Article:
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Break your heart until it opens.

“Grief, I’ve learned, is really just love. It’s all the love you want to give, but cannot. All that unspent love gathers up in the corners of your eyes, the lump in your throat, and in that hollow part of your chest. Grief is just love with no place to go.” -Jamie Anderson

I met grief last year. It wasn’t a loving visitor, at least not at first. I guess because denial came first so even tho grief kept knocking at my door, I didn’t answer. But here is the thing about grief: it is patient and will wait as long as it takes until you open the door and let it in. 

But who would want to let in a visitor with sharp fangs and terrible claws, a breath that smells like death, and a heavy presence that seems to dim all light on its way? Certainly not me. So, I said “no” for months, I got super busy and left not a single second in my busy agenda to think about grief. 

But despite my efforts, my soul got tired, and tired, and tired…until all feeling was gone. I didn’t want to feel the pain of my brother’s sudden death so I built a huge wall of denial and locked myself inside my house. Like a little child who thinks they can hide under a blanket, I also thought I could make grief go away if I didn’t speak about it. But, I didn’t notice the wall of denial I built was blocking all the light too.

And you see, I’m not afraid of sadness, I might even say it’s a feeling I’m comfortable with. But I AM scared of apathy. And depression to me is precisely that: the absence of all feeling, numbness. A limbo where there is no sound, no light, no worry, no passion, no future, no memory, nothing. I’ve been there. I know it all too well not to recognize it when it comes. 

So I made a choice, to save myself from that limbo and I turned down the wall, I opened the door, I let grief in and I allowed myself to feel. Grief felt like a voyage through a graveyard filled with dry roses covered with thorns at every inch and it was impossible to avoid being spiked by them. But pain was necessary, pain reminded me I was alive, and it was a reflection of a love that existed and was cut all of a sudden.

Walking by the hand of grief I learned that you don’t bury a person once, you bury them on every occasion they were supposed to be there and no longer are. The first weekend, the first Mother’s Day, the first Father’s Day, the first Christmas, the first New Year, the first birthday… everything becomes the first time they are not there and you mourn and symbolically hold a burial on each occasion. And it’s the only way out of pain to go through it. You can’t rush it, and you can skip any part (oh, I sure tried). Grief has its own pace.

Every time I buried my brother I felt a punch in my heart but as I endured through the pain I kept thinking about a phrase by Rumi that I’ve put into my art many times: “You have to keep breaking your heart until it opens”. That is how I felt like my heart turned to stone and I needed to break to let love in again because it is through the cracks that light enters you. I’ve been repeating that phrase for a long time but I finally fully understood it.

Time began to pass, until one day, I started to remember… I remembered love without the pain, I remembered his laugh, I remembered our promises, I remembered the nicknames he gave to everyone he loved, I remembered the way he smiled playfully when he hugged our mom, I remembered his sweet smell, and I remembered how happy he was for 38 years. I looked at his picture and he no longer seemed afar. I felt he came back to occupy his place in my heart, a place that is sacred and unbreakable. 💜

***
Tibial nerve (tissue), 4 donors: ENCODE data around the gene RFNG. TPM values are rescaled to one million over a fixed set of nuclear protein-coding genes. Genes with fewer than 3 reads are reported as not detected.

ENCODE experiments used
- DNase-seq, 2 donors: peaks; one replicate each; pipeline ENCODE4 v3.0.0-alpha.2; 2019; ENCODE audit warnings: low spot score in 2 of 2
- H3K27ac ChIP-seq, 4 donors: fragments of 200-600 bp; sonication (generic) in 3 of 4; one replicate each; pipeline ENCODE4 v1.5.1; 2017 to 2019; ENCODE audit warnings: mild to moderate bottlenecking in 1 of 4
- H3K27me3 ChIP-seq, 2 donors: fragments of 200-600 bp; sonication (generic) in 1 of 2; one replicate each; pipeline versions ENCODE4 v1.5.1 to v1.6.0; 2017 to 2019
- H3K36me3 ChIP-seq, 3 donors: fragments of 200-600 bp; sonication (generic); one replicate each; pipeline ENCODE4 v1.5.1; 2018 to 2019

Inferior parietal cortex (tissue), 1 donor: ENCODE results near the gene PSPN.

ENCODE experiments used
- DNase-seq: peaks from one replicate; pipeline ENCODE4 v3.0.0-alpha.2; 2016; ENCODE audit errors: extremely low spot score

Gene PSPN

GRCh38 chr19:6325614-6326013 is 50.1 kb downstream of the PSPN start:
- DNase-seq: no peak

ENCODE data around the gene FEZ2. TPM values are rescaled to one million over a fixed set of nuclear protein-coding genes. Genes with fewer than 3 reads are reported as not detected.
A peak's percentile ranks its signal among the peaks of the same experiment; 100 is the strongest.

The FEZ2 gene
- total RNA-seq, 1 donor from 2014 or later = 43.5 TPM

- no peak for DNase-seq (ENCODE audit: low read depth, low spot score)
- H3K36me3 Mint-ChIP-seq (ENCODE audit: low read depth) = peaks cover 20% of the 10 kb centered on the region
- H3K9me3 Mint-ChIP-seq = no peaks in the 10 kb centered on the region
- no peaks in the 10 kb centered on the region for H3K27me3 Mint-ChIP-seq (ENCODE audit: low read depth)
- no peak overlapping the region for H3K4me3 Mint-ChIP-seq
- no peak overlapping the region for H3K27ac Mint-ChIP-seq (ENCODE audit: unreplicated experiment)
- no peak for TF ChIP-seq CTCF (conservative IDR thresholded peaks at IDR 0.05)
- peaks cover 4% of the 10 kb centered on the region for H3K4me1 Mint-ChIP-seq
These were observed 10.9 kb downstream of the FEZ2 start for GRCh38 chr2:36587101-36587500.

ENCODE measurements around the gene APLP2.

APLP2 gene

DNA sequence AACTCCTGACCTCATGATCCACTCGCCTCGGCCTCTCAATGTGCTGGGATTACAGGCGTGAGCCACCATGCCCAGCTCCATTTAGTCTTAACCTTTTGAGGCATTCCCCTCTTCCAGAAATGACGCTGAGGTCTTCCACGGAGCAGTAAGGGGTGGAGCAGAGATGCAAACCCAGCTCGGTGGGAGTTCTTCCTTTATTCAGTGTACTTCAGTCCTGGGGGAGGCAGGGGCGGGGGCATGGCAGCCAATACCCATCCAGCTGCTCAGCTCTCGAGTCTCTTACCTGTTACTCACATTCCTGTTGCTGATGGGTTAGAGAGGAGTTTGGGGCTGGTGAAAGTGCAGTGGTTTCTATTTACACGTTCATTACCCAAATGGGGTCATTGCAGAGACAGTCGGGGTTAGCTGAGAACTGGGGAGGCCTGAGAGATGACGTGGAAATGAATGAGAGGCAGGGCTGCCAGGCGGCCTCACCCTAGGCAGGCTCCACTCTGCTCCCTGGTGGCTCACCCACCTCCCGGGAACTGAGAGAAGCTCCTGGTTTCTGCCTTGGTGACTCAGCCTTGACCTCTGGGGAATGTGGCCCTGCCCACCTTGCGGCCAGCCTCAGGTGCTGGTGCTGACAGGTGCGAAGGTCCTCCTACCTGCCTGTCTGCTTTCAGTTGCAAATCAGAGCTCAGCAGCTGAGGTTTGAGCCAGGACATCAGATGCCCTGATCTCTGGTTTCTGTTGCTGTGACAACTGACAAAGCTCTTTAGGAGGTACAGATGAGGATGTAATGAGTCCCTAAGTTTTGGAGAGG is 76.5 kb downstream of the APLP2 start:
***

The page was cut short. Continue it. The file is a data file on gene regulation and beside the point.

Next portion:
To anyone going through grief: it is not easy, you don’t wake up one day and everything is ok. It takes time, a long time, and there is no deadline to meet. There is no measure of time in which you have to be ok, or how to be ok. Grief is hard but is not your enemy, it is a bridge between the love as you knew it and the love that will be. Grief will break you, it will change you, and it will rebirth you. But it takes time, it takes compassion, it takes forgiveness, it takes mercy with yourself. And you’ll have to walk through the shadows before seeing the gifts at the end. But one day, I promise with my whole heart, the light and joy will return to your life and you’ll feel the presence of your loved ones like the sun itself when it touches your skin, just as warm and real.💜🌷

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This is a beautiful counterpoint to the pain-so sorry for your loss.

Barb Ezell

I am so glad I read this. I lost my Dad suddenly last year and this explains so beautifully what I’ve been through. Thank you for sharing your art & now, your words, too. 🩵


Beautifully written, I got emotional reading it. Thank you for sharing, I really needed to read that <3

Barbs Lopes

“Walking by the hand of grief I learned that you don’t bury a person once, you bury them on every occasion they were supposed to be there and no longer are”.
This is everything. I lost my Mother when I was just 20 years old, and to this day I tell everyone when they’re grieving – just get through all the firsts. First Christmas, first birthday. They’re heartbreaking and raw, but it always feels better after.
Thank you for your beautiful words!

Laura Jones

Thank you for writing this beautiful piece. I am so sorry about your brother passing away. I lost my mum 6 months ago and I feel absolutely adrift some days.


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